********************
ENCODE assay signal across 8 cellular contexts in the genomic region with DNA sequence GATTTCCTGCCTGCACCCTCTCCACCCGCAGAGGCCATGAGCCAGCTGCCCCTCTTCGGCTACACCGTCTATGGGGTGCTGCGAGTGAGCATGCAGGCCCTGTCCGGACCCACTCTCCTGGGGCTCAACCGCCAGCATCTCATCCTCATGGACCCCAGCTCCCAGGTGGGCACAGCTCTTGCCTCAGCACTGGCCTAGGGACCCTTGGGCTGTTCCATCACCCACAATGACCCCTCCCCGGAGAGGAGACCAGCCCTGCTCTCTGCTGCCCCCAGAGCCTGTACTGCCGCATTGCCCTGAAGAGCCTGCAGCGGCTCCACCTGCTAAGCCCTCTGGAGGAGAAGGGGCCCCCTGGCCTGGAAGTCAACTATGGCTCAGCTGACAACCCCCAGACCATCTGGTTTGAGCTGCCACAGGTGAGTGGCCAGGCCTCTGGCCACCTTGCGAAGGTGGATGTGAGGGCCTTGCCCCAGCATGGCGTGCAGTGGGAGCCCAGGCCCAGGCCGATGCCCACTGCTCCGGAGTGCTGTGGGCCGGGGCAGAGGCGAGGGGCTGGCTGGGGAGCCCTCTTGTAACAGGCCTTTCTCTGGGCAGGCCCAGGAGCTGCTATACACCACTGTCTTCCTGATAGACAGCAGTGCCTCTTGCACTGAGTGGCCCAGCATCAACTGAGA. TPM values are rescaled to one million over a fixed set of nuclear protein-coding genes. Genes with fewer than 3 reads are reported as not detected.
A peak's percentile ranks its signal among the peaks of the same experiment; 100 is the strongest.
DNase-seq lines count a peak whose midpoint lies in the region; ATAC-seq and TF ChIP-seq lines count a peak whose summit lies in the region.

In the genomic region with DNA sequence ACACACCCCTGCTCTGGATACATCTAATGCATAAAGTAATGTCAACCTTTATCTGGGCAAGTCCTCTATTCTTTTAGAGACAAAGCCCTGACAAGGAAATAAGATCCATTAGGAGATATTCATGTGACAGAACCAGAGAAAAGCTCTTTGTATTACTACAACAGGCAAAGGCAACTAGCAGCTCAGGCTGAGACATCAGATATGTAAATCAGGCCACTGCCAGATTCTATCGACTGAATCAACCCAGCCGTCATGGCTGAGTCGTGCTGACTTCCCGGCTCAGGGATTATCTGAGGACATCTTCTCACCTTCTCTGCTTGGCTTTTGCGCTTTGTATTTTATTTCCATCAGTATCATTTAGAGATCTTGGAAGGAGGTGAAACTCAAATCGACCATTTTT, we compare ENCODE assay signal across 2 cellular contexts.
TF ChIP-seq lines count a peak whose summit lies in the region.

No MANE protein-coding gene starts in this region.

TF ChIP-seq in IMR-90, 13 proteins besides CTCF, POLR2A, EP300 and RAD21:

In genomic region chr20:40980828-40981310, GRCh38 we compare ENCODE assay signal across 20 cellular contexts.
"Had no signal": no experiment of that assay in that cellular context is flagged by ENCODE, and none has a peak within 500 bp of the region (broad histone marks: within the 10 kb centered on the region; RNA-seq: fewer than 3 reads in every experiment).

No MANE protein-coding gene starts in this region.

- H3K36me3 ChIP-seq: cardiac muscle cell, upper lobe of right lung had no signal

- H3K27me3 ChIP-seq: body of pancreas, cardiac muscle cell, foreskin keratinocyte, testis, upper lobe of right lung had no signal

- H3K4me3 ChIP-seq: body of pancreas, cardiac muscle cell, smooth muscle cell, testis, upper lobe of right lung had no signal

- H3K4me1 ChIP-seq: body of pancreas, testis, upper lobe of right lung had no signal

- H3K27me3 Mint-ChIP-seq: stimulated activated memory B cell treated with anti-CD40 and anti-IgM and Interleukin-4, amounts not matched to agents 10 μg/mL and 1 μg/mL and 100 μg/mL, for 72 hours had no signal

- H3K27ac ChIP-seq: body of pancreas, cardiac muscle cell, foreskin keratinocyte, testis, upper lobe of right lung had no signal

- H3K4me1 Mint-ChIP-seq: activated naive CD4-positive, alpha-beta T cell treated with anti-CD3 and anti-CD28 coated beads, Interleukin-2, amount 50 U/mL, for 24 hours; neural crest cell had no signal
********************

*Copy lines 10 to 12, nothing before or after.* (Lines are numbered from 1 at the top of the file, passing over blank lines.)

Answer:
No MANE protein-coding gene starts in this region.

- H3K36me3 ChIP-seq: cardiac muscle cell, upper lobe of right lung had no signal

- H3K27me3 ChIP-seq: body of pancreas, cardiac muscle cell, foreskin keratinocyte, testis, upper lobe of right lung had no signal